"Higher intake of specific types of fat--including vegetable, monounsaturated, and polyunsaturated fats and linoleic acid--rather than total fat intake may be associated with a greater risk for advanced AMD. Diets high in omega-3 fatty acids and fish were inversely associated with risk for AMD when intake of linoleic acid was low."

"Dietary Fat and Risk for Advanced Age-Related Macular Degeneration."

"This study provides evidence of protection against early AMD from regularly eating fish, greater consumption of -3 polyunsaturated fatty acids, and low intakes of foods rich in linoleic acid. Regular consumption of nuts may also reduce AMD risk. Joint effects from multiple factors are suggested."

"Dietary Fatty Acids and the 10-Year Incidence of Age-Related Macular Degeneration"

"Age-related macular degeneration (AMD) is the most common cause of legal blindness of elderly people in the world....

"...In summary, a diet enriched in EPA and DHA can ameliorate the progression of retinal lesions in the Ccl2/Cx3cr1 deficient mice. We suggest that this mouse strain is useful for the screening of therapeutic agents for AMD. One of the mechanisms underlying lower disease progression by long chain n-3 fatty acids may be via a shunted arachidonic acid pathway, leading to an increase of anti-inflammatory derivatives such as PGD2 and decreases of pro-inflammatory derivatives such as PGE2, LTB4, TNF-╬▒, and IL-6. The results in these mice are in line with the epidemiological studies of AMD risk reduction by long chain n-3 fatty acids."
"A High Omega-3 Fatty Acid Diet Reduces Retinal Lesions in a [Mouse] Model of Macular Degeneration"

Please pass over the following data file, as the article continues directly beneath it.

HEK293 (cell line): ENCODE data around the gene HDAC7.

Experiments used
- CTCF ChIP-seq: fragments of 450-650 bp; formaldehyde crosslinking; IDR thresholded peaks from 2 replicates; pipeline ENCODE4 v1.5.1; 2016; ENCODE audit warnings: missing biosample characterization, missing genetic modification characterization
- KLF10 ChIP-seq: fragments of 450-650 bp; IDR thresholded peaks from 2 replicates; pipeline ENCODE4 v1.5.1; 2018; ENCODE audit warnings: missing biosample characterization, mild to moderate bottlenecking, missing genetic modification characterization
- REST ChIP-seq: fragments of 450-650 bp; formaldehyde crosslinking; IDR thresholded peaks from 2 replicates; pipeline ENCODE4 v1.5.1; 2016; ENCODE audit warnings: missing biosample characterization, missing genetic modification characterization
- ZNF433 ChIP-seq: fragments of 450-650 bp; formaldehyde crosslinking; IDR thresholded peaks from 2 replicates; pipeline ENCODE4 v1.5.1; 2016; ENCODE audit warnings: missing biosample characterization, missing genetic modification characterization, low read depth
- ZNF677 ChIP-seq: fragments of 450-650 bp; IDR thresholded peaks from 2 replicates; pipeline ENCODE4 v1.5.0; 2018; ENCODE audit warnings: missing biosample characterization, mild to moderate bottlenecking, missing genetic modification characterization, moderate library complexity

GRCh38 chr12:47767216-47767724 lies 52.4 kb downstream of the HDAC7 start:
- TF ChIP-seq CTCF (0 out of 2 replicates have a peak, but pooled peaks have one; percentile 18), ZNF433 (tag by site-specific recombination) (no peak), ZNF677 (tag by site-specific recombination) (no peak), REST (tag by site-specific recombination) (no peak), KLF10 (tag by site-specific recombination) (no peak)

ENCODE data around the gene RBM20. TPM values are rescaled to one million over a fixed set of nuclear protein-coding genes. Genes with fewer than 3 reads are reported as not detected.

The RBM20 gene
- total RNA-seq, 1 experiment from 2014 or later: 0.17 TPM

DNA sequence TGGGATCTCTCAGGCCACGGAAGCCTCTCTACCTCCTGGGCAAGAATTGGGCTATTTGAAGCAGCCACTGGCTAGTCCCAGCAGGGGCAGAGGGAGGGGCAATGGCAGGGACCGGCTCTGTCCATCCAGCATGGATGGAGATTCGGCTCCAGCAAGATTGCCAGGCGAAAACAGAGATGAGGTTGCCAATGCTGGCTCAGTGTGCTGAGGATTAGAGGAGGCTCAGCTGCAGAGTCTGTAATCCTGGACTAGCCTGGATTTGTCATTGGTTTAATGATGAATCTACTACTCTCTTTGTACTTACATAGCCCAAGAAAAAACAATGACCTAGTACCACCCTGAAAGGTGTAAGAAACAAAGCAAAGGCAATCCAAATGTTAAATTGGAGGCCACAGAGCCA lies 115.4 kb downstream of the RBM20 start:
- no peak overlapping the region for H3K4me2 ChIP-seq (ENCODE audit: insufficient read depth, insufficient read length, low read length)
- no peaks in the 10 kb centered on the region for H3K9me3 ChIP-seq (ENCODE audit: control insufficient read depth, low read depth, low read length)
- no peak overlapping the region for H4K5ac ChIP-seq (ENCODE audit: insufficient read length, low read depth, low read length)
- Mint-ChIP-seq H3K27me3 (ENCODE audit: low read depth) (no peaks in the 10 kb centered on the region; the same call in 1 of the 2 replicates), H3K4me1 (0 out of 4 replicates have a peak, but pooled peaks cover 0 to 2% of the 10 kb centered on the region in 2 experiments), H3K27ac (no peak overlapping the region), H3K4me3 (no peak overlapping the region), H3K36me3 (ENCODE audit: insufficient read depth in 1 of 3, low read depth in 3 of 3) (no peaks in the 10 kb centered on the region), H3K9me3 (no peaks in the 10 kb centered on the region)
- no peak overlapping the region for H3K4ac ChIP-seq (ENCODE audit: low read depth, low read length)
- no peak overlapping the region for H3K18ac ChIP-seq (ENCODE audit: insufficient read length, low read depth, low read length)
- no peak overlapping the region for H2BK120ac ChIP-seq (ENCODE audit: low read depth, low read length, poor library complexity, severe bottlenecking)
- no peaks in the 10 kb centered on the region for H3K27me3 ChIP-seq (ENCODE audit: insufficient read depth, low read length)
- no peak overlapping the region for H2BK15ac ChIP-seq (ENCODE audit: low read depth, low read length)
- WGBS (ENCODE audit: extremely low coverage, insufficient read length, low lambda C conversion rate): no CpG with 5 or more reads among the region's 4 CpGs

So follow the USDA guidelines and go blind. Wonderful.

P.P.S. More here:

"Linolenic acid (omega-3 fatty acid), which is a type of polyunsaturated fat found primarily in fish and flaxseed oil, is associated with lessening of macular degeneration risk, but only among individuals with lower intake of linoleic acid (omega-6 fatty acid). Therefore, intake of food sources with high linolenic acid (omega-3 fatty acid) and low linoleic acid (omega-6 fatty acid), as is found in Canola oil may help in macular degeneration."

Canola oil is a bad source.  Grass-fed beef or butter is a far better source, as it has far less linoleic acid. Good heavens. Taking dietary advice from a medical professional is, on average, a recipe for disaster.

P.P.P.S.  Some possibly contrary information here, implying that omega-3 fats are to blame.  I posted a comment hoping to reconcile the difference, but Dr. Jaminet did not respond to it.

P.P.P.P.S.  Follow-up here.